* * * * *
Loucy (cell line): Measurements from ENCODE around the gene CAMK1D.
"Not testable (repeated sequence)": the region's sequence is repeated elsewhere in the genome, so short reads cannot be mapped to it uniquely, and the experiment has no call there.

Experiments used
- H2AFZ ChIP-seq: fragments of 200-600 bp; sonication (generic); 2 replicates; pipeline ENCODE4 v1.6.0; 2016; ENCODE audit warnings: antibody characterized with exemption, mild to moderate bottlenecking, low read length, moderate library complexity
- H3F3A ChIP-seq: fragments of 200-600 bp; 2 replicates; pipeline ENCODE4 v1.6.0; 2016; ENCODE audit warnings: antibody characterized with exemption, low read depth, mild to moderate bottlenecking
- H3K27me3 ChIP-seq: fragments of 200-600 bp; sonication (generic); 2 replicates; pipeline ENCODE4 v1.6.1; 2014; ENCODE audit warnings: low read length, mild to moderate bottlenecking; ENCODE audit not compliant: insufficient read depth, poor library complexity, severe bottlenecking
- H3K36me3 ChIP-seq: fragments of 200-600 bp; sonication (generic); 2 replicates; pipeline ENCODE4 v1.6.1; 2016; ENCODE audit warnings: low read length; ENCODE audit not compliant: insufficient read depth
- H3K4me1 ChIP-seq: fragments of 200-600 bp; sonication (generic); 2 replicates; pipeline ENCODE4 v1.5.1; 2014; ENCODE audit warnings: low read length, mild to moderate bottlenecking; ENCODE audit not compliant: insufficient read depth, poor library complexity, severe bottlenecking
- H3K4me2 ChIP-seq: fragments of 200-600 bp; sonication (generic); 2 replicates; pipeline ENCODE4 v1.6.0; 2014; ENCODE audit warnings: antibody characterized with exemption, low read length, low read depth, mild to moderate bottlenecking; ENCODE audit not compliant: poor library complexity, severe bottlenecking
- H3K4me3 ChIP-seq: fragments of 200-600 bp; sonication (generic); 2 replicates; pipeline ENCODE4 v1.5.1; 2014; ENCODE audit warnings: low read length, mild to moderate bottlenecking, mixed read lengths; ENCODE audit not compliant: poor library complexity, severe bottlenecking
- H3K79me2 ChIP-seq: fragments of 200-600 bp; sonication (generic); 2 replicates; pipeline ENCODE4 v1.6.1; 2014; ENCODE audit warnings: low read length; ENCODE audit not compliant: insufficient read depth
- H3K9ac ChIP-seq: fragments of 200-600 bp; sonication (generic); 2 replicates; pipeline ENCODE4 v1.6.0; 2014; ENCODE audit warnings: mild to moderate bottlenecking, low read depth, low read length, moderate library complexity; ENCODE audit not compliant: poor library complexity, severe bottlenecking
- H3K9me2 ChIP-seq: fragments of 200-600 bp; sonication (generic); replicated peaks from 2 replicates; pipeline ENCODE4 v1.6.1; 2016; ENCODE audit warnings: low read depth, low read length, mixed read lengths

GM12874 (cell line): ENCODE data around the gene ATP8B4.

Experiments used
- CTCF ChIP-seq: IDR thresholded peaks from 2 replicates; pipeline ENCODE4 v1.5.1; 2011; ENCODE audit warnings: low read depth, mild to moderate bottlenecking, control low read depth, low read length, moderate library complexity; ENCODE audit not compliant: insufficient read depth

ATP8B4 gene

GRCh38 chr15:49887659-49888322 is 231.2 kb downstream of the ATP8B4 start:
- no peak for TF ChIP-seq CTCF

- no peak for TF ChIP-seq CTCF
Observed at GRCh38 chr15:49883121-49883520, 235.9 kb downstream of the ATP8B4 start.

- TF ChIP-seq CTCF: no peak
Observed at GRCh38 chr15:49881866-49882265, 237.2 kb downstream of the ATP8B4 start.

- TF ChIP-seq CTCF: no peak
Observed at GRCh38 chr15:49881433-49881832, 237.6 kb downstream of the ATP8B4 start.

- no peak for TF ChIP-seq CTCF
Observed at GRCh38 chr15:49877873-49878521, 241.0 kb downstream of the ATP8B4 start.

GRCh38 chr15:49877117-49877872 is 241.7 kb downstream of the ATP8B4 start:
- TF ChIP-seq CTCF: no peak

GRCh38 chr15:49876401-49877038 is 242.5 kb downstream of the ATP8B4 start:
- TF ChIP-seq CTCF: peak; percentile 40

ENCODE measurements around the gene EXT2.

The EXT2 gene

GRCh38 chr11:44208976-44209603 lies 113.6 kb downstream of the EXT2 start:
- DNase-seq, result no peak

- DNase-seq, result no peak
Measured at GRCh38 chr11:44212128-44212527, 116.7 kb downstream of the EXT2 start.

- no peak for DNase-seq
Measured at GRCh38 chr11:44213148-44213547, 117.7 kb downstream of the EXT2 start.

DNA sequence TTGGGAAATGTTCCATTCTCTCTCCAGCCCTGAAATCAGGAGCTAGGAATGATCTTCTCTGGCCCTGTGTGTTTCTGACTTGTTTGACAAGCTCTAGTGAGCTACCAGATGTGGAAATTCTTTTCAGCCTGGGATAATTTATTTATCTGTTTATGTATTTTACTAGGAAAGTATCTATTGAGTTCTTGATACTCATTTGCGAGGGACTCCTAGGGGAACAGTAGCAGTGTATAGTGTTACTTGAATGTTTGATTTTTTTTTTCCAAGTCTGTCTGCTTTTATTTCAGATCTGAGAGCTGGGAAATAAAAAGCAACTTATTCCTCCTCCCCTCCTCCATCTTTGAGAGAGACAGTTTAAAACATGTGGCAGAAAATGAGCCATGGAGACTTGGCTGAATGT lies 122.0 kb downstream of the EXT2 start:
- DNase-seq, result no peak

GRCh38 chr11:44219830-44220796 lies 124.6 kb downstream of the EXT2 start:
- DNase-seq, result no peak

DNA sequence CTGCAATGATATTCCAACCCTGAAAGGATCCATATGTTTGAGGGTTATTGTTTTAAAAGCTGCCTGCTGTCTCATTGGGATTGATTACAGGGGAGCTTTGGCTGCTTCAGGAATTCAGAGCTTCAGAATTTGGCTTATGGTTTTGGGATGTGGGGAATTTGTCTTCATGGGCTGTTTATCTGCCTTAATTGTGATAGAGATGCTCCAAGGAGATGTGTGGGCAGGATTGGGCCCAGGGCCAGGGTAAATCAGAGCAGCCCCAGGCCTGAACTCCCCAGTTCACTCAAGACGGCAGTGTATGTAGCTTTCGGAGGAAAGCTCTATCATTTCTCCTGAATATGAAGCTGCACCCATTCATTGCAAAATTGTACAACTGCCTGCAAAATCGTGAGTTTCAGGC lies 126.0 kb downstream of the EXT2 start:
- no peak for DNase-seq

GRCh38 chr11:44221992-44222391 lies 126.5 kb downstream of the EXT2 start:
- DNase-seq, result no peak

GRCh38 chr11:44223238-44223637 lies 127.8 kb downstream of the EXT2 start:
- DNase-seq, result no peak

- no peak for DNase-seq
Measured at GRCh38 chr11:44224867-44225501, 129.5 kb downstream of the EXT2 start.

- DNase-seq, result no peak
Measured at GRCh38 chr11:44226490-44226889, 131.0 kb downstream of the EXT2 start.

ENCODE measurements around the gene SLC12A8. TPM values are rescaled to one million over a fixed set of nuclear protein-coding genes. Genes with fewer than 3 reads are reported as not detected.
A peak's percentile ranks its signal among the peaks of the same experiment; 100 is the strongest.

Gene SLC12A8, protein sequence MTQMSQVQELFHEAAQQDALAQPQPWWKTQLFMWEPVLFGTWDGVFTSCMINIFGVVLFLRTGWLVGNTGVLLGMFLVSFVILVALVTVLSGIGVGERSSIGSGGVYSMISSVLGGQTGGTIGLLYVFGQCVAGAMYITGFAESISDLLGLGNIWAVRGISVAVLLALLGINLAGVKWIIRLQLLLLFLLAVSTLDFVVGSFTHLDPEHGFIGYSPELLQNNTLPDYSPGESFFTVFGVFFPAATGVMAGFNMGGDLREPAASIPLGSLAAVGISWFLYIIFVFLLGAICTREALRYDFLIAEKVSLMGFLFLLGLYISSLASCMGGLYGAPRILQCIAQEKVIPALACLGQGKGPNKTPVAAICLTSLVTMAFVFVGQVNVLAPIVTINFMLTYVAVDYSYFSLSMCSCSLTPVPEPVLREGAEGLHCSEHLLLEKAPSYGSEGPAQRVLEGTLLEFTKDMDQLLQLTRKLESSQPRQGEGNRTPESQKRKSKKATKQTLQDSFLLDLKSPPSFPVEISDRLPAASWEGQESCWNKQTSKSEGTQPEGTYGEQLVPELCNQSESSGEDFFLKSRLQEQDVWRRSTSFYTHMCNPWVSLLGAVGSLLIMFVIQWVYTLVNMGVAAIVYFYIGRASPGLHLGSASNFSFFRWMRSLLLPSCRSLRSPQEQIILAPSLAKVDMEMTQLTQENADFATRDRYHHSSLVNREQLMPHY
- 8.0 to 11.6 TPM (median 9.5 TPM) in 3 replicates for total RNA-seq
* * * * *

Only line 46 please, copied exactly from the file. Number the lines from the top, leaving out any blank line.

GRCh38 chr11:44221992-44222391 lies 126.5 kb downstream of the EXT2 start: